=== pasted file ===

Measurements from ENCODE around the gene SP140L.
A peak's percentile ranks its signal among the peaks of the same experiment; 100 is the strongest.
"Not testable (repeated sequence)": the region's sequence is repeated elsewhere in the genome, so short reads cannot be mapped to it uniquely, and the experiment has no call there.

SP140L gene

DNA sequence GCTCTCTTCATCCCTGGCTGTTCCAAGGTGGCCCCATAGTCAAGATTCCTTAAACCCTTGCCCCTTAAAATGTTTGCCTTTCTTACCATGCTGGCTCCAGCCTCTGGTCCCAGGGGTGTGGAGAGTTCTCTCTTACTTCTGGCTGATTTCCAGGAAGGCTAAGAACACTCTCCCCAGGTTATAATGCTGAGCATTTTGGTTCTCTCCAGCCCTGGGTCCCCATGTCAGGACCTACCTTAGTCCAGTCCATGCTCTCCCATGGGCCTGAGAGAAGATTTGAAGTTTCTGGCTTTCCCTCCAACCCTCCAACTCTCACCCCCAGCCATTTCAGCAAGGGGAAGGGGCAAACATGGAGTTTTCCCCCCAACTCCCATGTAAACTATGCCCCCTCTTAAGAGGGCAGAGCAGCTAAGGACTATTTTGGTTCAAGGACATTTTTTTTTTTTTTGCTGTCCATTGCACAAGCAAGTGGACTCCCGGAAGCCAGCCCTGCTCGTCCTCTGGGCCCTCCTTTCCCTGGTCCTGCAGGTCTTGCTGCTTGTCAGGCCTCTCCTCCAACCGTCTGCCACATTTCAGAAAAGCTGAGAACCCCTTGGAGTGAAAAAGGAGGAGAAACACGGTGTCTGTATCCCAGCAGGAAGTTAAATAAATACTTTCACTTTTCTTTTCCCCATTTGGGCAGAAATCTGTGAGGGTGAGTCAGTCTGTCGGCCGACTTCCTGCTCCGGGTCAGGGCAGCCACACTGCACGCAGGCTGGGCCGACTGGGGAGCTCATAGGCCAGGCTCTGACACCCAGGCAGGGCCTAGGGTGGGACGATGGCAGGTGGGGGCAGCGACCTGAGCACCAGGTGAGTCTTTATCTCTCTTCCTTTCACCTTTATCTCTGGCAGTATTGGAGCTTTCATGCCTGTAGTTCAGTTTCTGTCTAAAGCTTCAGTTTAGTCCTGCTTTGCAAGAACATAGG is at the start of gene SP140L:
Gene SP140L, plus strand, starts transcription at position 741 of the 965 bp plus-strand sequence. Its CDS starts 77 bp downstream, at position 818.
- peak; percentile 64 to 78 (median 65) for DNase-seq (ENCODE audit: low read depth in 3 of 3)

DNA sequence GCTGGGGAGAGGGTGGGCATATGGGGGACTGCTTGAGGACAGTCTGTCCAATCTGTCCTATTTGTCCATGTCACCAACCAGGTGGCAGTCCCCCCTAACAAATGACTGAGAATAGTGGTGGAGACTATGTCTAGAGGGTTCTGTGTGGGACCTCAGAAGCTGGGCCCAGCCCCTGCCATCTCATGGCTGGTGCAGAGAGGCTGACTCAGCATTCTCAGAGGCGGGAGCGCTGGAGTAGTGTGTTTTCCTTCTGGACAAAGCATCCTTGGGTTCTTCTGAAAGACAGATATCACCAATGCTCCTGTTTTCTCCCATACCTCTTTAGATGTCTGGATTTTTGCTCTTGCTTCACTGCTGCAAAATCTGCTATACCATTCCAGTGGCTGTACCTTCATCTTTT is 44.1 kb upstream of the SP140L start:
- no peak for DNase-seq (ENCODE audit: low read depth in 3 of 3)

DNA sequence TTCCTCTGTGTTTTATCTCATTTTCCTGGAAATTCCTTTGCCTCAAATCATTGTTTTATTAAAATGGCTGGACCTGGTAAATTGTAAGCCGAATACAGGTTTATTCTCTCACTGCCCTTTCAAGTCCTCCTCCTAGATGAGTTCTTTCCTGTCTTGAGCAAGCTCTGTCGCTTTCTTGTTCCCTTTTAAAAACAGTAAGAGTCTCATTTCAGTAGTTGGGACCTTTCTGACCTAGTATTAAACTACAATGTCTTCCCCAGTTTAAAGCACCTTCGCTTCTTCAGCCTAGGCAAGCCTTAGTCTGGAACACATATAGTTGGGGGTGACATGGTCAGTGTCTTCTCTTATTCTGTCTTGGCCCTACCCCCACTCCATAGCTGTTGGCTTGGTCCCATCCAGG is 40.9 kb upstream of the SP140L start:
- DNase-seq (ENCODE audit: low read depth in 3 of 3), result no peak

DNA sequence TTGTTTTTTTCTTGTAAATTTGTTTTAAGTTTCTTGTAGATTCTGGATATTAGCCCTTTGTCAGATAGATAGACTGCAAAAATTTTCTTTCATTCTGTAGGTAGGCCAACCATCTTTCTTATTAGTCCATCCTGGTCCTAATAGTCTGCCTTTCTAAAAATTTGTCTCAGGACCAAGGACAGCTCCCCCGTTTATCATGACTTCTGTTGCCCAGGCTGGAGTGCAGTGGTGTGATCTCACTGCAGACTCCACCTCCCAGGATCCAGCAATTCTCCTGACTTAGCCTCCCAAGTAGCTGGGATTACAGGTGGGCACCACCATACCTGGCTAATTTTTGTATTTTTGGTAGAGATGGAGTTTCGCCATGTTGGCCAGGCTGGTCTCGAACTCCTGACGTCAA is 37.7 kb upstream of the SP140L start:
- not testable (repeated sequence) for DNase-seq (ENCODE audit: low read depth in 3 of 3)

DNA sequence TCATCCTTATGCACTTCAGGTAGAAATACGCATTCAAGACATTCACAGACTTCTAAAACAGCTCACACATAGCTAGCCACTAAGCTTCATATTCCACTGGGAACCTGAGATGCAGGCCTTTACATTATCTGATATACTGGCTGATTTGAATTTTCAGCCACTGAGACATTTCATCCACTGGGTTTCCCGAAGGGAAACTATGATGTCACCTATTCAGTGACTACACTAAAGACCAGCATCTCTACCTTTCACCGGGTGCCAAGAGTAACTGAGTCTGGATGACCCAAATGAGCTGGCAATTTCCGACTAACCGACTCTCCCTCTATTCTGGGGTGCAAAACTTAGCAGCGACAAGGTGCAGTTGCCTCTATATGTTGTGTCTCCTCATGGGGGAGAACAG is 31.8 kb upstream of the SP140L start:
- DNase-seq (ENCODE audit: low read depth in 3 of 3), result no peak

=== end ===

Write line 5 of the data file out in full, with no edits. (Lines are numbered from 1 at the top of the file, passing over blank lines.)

DNA sequence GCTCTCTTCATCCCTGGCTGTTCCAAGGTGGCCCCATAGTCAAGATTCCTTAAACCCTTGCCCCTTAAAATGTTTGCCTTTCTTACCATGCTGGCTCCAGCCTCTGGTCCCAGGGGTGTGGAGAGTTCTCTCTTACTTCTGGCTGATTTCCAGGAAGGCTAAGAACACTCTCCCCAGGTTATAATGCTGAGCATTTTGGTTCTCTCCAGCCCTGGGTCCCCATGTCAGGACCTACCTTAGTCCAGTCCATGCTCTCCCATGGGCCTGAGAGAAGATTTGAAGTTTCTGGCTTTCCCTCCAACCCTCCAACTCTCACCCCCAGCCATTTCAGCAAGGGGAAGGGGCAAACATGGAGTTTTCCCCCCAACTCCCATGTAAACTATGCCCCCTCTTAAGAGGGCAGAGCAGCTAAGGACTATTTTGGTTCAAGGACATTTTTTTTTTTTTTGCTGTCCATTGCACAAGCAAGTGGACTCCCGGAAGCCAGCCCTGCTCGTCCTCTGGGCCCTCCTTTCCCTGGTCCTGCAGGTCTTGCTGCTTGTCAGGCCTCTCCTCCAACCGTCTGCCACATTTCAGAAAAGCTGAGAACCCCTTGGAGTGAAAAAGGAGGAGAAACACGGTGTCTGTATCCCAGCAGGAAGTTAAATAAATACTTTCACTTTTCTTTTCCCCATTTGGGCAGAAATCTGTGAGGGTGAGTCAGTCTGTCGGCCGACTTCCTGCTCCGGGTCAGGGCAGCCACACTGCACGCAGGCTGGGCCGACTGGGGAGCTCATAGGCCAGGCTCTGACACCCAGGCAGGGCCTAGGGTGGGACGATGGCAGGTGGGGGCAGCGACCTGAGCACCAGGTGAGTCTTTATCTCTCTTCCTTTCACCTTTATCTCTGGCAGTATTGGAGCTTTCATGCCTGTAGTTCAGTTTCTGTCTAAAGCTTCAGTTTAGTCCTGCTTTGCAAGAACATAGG is at the start of gene SP140L: